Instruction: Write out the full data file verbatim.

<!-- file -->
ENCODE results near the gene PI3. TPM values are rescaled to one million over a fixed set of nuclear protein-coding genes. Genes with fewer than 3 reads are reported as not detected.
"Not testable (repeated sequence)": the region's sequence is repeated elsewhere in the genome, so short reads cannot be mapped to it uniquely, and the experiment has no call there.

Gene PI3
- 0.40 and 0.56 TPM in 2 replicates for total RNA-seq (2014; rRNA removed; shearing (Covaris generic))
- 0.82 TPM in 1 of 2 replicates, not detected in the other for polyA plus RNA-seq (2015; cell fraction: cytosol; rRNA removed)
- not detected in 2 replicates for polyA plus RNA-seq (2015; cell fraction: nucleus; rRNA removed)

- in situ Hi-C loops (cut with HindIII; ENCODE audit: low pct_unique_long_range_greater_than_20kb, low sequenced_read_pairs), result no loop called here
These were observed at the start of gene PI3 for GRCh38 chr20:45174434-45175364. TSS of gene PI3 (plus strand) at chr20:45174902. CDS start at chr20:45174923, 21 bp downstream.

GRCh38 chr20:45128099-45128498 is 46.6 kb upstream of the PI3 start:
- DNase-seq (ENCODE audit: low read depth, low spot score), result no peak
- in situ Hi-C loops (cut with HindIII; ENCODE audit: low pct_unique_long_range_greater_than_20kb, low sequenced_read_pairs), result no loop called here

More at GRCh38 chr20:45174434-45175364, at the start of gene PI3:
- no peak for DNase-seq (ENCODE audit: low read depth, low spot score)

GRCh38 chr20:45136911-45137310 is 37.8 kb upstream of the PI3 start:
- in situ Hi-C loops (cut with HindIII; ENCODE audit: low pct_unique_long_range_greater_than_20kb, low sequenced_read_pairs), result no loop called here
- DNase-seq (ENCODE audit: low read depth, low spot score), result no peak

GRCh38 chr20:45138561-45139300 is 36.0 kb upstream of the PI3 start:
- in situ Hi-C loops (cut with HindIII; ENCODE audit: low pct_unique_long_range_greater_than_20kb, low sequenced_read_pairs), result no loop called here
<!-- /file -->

ENCODE results near the gene PI3. TPM values are rescaled to one million over a fixed set of nuclear protein-coding genes. Genes with fewer than 3 reads are reported as not detected.
"Not testable (repeated sequence)": the region's sequence is repeated elsewhere in the genome, so short reads cannot be mapped to it uniquely, and the experiment has no call there.

Gene PI3
- 0.40 and 0.56 TPM in 2 replicates for total RNA-seq (2014; rRNA removed; shearing (Covaris generic))
- 0.82 TPM in 1 of 2 replicates, not detected in the other for polyA plus RNA-seq (2015; cell fraction: cytosol; rRNA removed)
- not detected in 2 replicates for polyA plus RNA-seq (2015; cell fraction: nucleus; rRNA removed)

- in situ Hi-C loops (cut with HindIII; ENCODE audit: low pct_unique_long_range_greater_than_20kb, low sequenced_read_pairs), result no loop called here
These were observed at the start of gene PI3 for GRCh38 chr20:45174434-45175364. TSS of gene PI3 (plus strand) at chr20:45174902. CDS start at chr20:45174923, 21 bp downstream.

GRCh38 chr20:45128099-45128498 is 46.6 kb upstream of the PI3 start:
- DNase-seq (ENCODE audit: low read depth, low spot score), result no peak
- in situ Hi-C loops (cut with HindIII; ENCODE audit: low pct_unique_long_range_greater_than_20kb, low sequenced_read_pairs), result no loop called here

More at GRCh38 chr20:45174434-45175364, at the start of gene PI3:
- no peak for DNase-seq (ENCODE audit: low read depth, low spot score)

GRCh38 chr20:45136911-45137310 is 37.8 kb upstream of the PI3 start:
- in situ Hi-C loops (cut with HindIII; ENCODE audit: low pct_unique_long_range_greater_than_20kb, low sequenced_read_pairs), result no loop called here
- DNase-seq (ENCODE audit: low read depth, low spot score), result no peak

GRCh38 chr20:45138561-45139300 is 36.0 kb upstream of the PI3 start:
- in situ Hi-C loops (cut with HindIII; ENCODE audit: low pct_unique_long_range_greater_than_20kb, low sequenced_read_pairs), result no loop called here